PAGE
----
Wednesday, November 17, 1999

Cop killer resigns as lawyer


Future uncertain after protests over admission to bar

BY DAN HORN
The Cincinnati Enquirer

        Just days after he was sworn in as a lawyer, convicted killer Derek Anthony Farmer is out of a job.

        Mr. Farmer, who served 18 years in prison for murder, told his employer Tuesday that he would leave the Cincinnati law firm because of the controversy over his status as an attorney.

        “It was just a decision Derek came to,” said Mr. Farmer's boss, defense attorney Kenneth Lawson. “He didn't want to bring undue heat to the firm's clients.”

        Mr. Farmer would not comment, but Mr. Lawson said his departure was voluntary.

        Mr. Farmer became the focus of complaints from police and prosecutors this weekend when he was sworn in as an attorney despite his criminal record.

        The 42-year-old attorney was convicted 25 years ago on charges of aiding and abetting the shooting deaths of a police officer and a civil rights activist in Dayton, Ohio.

        The shootings occurred as Mr. Farmer, then 16, fled after robbing a jewelry store with his 18-year-old nephew, Calvin Farmer.

        The judge at his trial concluded that Derek Farmer did not fire the shots, but he sentenced him to life in prison. He was paroled in 1992.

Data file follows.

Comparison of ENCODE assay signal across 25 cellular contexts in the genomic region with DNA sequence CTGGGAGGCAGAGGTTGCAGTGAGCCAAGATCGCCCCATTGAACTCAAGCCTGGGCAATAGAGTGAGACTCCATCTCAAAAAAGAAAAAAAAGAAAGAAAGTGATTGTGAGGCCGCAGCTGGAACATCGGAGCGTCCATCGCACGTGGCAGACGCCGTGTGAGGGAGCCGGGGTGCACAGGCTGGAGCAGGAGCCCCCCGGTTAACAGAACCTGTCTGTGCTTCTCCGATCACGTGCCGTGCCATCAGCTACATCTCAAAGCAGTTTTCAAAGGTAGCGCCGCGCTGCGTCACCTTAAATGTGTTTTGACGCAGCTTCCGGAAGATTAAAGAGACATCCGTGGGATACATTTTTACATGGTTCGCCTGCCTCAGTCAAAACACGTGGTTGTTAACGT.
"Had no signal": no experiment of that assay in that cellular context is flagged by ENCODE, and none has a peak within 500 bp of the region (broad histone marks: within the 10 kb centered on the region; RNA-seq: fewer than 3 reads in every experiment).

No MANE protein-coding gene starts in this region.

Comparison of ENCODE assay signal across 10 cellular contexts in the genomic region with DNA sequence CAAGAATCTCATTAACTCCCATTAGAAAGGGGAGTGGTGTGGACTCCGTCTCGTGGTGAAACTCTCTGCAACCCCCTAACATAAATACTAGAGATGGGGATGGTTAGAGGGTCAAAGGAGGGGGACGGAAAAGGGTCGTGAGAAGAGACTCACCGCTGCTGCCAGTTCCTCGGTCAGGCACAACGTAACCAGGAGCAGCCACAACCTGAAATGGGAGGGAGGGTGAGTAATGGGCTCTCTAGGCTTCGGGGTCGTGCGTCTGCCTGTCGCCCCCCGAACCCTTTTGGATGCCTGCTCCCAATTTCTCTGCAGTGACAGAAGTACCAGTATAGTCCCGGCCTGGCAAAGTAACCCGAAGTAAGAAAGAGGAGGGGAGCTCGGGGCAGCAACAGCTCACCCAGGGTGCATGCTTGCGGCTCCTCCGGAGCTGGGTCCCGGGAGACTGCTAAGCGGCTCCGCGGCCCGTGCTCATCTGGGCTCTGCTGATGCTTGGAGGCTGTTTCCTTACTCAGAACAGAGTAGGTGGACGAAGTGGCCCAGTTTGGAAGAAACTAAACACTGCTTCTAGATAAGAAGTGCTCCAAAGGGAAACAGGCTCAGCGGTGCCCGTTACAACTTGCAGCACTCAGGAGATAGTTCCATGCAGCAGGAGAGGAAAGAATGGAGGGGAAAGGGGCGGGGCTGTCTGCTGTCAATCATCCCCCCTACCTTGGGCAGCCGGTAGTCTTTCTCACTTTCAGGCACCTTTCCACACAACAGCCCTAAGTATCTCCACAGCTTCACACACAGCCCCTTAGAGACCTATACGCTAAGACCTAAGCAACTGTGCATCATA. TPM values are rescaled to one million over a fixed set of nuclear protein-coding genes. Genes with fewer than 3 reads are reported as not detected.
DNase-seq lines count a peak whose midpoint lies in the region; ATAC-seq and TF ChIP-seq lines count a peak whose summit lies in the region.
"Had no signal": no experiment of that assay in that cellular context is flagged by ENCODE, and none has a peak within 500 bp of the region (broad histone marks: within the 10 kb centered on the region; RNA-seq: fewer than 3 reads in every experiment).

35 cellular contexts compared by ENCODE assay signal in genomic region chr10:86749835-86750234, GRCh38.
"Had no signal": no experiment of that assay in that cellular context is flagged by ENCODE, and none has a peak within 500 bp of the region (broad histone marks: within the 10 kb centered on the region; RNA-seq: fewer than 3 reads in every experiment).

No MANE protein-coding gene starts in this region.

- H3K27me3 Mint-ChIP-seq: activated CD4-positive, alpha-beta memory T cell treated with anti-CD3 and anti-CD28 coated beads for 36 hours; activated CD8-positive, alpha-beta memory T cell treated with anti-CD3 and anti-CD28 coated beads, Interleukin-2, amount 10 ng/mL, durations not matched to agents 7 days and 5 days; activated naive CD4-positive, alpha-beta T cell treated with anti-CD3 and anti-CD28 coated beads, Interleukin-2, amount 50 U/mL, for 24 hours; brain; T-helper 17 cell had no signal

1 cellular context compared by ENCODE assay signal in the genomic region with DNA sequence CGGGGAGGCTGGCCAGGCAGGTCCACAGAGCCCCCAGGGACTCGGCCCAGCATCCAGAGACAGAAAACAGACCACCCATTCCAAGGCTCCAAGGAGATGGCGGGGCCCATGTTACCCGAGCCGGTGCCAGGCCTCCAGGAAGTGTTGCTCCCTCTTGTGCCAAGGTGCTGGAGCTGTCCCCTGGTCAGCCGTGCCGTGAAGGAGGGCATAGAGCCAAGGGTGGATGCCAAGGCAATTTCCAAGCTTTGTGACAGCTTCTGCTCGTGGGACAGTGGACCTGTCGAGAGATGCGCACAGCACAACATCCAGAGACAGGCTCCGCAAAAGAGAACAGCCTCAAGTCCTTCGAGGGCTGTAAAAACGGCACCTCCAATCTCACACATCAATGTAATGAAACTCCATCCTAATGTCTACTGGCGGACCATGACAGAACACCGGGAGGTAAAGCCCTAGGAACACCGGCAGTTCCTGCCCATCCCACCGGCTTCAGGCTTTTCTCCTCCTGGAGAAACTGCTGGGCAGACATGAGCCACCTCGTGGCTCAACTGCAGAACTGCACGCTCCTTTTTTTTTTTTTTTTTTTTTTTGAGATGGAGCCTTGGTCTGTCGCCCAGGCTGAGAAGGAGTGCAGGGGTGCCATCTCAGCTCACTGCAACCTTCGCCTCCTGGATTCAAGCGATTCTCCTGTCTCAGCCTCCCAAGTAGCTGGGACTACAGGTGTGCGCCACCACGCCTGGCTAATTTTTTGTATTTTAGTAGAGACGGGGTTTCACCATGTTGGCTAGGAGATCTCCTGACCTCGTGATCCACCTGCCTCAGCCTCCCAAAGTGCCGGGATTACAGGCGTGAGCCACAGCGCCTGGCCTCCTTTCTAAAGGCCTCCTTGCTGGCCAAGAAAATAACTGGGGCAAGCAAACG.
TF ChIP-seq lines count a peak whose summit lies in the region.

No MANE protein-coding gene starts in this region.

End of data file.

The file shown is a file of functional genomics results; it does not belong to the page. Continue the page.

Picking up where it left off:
Upon his release, Mr. Farmer went to college and graduated from law school at the University of Akron.

        A review panel of the Ohio Supreme Court considered Mr. Farmer's case last year and decided he should be allowed to take the exam required to become a lawyer.

        They noted he was only 16 at the time of the crime and concluded he had made many positive changes in his life while in prison.

        But law enforcement officials said Mr. Farmer should not be given a law license. And a Hamilton County judge said Monday that he was so outraged over the case that Mr. Farmer could not practice in his courtroom.

        Mr. Lawson said his former employee does not yet know where he will go to work next.

        He said he hired Mr. Farmer as a law clerk earlier this year. He said most of his duties have involved researching cases, not practicing in court.

        Prosecutor Mike Allen and some of the victims' relatives say they remain angered that Mr. Farmer was even considered for a law license.

        Mr. Allen said his office has found at least eight cases in which prospective lawyers were barred from taking the exam, even though their offenses were less severe than Mr. Farmer's.

        The list of applicants, which goes back to 1994, includes people with alcohol problems, shoplifting arrests and one man who was accused of stealing his girlfriend's cat.

        Although some eventually were allowed to take the test, all of them had to wait at least a year or more for another review of their records.

        “These people were not allowed to take it, and here you have a guy convicted of murder and they practically give him the red carpet treatment,” Mr. Allen said. “The message it sends is that there are no standards.”

       



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